My last blog celebrated Spring, so it's been a while. For a reason. After the 100-day writer's strike, which Inside the Actors Studio honored from first day to last, my team and I have been working night and day to catch up, shooting five episodes in twenty-one days, an unprecedented schedule, given the two weeks of preparation I normally devote to each guest.
No one was given short shrift. By working ahead, and devoting sixteen hours a day to the task, I was ready for Brooke Shields, Sarah Jessica Parker, Mike Myers, Goldie Hawn, and Dave Chappelle -- and you'll be seeing the results on Bravo. They are five exceptional guests, and they've provided us with five exceptional episodes.
Dave returned to our stage to help us celebrate our 200th episode, and I can confidently promise you that when you see this show, it won't look or sound -- or feel -- like any Inside the Actors Studio episode you've ever witnessed.
Because of the 100-day gap in our schedule last fall, we still owe you a few episodes, which we'll be shooting this summer. So ... no rest for the weary Inside the Actors Studio staff, but on the other hand, no complaints. Meeting these artists on our stage, as we have for fourteen fascinating years, and listening to the unguarded, unabridged, uncensored accounts of their lives, is a rare and precious privilege that we enjoy as much as our audience in 84,000,00 homes on Bravo and in 125 countries.
One of the most frequent remarks I hear from strangers is, "You've got a great job!" -- and I agree -- which often leads to the question, "How did it start?" which I address in my book Inside Inside:
In September, 1994, once we had assembled the full-time faculty of Studio members for our school, one category remained: those Studio members and colleagues whose lives were so circumscribed by their work schedules that they could give us, if they were willing to participate, only one evening. I set out to enlist them, sending dozens of letters, explaining and describing our school, and inviting them to come for one evening to teach our students. The response to my letter startled and heartened me. Paul Newman said yes, as did Alec Baldwin, Sally Field, Dennis Hopper, Shelley Winters, Sydney Pollack.
With a sheaf of acceptances in hand, I sent word back into the professional world from which I'd come. It was a simple message: "These are the people who are coming, and it's possible that they may say something worth preserving. The only way to preserve it is with cameras and microphones." In an existential leap of faith for which I'll be forever grateful, the Bravo cable network stepped forward. Now, suddenly, we were a master's degree program and a television series, owned, at my insistence, entirely by the Actors Studio, and licensed, like any other television series, by a network. The day after the contract negotiation was concluded, I got a call from a Bravo executive asking, "By the way, what's the series called?" "I've got someone on the other line. I'll call you back," I sputtered, and hung up. I had no one on the other line. What I had was a problem. In the burly-burly of putting together our TV staff and crew, and booking equipment--not to mention admitting our first academic class -- I hadn't paused to give "the series," as it was identified in the contract, a name.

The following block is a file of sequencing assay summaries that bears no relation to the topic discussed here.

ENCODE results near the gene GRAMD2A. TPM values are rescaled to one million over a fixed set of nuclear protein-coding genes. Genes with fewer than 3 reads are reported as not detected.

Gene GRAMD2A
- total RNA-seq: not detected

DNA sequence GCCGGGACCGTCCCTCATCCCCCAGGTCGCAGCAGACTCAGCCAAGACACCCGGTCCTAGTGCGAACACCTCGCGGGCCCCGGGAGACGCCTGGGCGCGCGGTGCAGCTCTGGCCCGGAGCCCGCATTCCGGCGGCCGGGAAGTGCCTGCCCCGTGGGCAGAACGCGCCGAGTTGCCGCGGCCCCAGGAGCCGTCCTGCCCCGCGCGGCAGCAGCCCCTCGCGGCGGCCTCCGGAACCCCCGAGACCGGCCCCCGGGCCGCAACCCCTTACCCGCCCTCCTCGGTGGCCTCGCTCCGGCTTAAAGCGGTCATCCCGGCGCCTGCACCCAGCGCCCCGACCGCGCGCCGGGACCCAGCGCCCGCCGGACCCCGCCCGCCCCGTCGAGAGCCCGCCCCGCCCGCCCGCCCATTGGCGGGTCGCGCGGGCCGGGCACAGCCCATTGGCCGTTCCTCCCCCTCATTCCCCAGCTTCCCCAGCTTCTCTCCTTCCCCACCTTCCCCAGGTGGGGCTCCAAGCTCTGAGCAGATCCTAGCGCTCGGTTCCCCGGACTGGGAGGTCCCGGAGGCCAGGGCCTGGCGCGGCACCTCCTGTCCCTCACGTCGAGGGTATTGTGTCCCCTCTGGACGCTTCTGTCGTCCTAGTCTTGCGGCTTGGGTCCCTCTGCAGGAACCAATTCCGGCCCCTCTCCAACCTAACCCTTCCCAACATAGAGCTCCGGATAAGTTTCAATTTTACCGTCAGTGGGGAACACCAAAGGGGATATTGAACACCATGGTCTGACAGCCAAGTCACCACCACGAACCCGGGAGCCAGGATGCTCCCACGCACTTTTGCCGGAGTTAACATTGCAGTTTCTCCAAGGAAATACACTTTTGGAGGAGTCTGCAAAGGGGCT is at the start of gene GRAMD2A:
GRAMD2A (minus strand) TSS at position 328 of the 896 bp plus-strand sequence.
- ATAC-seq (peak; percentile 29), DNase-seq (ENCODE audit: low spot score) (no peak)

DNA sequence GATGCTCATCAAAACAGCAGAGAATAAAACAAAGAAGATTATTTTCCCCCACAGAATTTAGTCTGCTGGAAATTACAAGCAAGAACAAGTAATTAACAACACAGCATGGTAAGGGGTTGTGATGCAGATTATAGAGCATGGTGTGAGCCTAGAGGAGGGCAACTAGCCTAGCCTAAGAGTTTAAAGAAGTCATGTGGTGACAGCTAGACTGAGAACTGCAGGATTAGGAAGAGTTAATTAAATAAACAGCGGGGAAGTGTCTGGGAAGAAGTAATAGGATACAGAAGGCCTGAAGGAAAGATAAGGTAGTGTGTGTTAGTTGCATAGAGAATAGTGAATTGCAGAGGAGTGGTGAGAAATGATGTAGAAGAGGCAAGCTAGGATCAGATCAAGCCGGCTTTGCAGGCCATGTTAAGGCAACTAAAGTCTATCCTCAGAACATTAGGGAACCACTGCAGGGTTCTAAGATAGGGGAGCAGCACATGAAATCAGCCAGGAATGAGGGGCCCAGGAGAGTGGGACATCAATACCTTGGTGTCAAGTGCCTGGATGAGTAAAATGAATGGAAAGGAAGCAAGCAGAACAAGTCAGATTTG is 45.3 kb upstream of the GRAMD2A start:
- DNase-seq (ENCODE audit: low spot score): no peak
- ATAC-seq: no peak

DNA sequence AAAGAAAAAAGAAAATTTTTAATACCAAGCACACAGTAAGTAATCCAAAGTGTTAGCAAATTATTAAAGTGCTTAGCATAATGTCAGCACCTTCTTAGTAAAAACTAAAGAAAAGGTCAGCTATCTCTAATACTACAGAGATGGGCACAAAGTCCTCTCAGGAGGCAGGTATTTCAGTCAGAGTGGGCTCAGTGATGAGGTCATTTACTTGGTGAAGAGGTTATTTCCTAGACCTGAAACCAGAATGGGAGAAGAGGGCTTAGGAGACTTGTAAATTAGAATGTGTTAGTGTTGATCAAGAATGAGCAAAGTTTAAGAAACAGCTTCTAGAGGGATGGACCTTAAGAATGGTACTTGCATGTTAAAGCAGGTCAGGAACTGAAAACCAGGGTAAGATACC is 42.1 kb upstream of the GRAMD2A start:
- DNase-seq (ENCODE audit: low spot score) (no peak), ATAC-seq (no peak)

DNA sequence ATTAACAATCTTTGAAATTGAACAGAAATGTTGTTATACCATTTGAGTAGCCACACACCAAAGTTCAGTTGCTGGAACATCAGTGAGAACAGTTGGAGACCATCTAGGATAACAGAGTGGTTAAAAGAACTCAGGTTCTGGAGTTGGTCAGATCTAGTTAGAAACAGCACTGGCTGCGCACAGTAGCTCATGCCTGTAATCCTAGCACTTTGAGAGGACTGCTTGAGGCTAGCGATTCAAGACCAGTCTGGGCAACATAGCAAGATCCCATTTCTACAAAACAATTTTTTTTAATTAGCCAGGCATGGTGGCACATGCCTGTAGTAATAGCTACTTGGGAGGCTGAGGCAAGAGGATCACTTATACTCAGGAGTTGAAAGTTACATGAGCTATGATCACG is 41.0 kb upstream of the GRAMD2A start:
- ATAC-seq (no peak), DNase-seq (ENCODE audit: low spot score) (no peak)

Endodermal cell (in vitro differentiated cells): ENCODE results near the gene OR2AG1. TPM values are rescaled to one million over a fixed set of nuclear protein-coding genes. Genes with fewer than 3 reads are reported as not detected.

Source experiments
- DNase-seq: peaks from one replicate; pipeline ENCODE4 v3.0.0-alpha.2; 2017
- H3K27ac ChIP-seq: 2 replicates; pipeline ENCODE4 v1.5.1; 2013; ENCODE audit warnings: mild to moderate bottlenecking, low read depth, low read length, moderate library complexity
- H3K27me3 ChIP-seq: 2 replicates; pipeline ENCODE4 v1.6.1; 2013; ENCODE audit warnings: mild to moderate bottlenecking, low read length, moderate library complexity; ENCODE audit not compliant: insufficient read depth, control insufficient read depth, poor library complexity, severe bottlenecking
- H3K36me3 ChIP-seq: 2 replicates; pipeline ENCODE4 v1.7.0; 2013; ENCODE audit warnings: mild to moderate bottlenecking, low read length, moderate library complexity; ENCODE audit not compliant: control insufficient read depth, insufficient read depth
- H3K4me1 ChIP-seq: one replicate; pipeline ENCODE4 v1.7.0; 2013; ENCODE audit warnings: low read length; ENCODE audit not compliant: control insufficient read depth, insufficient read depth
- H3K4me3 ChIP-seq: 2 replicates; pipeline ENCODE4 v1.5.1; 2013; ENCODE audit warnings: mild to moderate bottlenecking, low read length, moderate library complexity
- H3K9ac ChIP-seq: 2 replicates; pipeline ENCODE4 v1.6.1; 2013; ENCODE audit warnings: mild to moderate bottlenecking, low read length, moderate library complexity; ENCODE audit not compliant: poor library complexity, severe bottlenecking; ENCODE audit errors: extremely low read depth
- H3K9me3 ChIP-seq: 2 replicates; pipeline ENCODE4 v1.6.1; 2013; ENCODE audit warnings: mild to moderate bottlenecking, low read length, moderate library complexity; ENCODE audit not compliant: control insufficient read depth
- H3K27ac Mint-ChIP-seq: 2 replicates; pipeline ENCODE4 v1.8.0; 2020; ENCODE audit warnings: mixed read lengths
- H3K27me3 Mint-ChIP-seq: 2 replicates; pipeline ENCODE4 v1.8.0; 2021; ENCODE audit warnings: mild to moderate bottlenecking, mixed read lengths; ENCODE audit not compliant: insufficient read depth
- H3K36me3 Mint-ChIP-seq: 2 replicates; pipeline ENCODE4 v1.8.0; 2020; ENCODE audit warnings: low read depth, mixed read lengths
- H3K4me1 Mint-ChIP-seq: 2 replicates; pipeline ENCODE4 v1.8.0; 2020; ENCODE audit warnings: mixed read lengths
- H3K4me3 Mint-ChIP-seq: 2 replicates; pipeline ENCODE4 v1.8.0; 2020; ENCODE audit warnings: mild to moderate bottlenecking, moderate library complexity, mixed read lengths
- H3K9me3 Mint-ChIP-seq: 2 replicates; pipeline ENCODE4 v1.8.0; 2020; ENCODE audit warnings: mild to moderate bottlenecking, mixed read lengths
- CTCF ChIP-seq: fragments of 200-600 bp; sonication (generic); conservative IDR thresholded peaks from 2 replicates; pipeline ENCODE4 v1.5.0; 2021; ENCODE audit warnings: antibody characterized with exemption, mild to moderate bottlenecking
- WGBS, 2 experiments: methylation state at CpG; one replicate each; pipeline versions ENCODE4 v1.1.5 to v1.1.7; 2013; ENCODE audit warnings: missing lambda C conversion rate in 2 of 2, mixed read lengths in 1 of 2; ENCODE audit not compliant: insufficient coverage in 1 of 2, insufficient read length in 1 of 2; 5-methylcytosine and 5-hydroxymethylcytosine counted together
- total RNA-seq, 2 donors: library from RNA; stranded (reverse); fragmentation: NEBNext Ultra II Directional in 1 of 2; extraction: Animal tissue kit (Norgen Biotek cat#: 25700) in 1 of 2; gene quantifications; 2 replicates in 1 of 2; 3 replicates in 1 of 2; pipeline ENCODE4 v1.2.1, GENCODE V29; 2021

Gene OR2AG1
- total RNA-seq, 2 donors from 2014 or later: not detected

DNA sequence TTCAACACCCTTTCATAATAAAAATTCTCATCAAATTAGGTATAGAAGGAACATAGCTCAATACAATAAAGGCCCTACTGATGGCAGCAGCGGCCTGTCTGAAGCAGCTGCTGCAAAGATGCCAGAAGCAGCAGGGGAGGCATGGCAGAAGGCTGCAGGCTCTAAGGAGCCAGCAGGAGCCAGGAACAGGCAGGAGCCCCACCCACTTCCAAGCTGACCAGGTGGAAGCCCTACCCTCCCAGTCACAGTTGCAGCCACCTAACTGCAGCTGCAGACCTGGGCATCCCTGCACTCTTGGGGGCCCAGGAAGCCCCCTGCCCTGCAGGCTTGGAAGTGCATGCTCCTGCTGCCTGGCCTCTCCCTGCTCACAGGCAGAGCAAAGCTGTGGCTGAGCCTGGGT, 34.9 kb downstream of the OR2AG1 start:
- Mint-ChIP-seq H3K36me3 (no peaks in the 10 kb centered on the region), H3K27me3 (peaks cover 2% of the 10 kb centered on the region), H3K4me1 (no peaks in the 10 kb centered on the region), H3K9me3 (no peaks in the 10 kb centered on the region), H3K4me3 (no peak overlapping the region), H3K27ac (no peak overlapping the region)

Now, seated at my desk at the school, brow knotted, I asked myself, "What is it called?" I was still covering a sheet of foolscap with names -- Onstage! -- Lights! Camera! Action!--Backstage--when the phone rang. The network executive's voice trembled. "Listen --we've got a TV Guide deadline! If we don't tell them what it's called right now, the Bravo space'll be blank!" The words came out instantly and automatically: "Inside the Actors Studio." "Got it! I'll tell Publicity." I hung up and wondered why it was called Inside the Actors Studio. "Well," I told myself, "it's obvious: you're inviting all these people inside the Actors Studio to teach the Studio's students, and the public's being invited inside the Actors Studio to witness the interaction." It may have been obvious to me, but it hasn't been obvious to every member of our television audience. I still get viewer letters from self-appointed custodians of the Studio's torch demanding to know whether Anthony Hopkins and Martin Scorsese and Robert Redford and Vanessa Redgrave are Studio members, and, if not, what are they doing there! All I can do is sigh and say, (A) I wish they were members, and (B) I'm eternally grateful to them for interrupting their busy schedules to come inside the Actors Studio to teach our students, whose education would be the poorer for want of their instruction.
So, if you were wondering, that's how our show was born, and how it got its slightly ambiguous name -- and why, fourteen years later I am as excited each time a guest walks onstage as I was that first night in 1994 when Paul Newman did.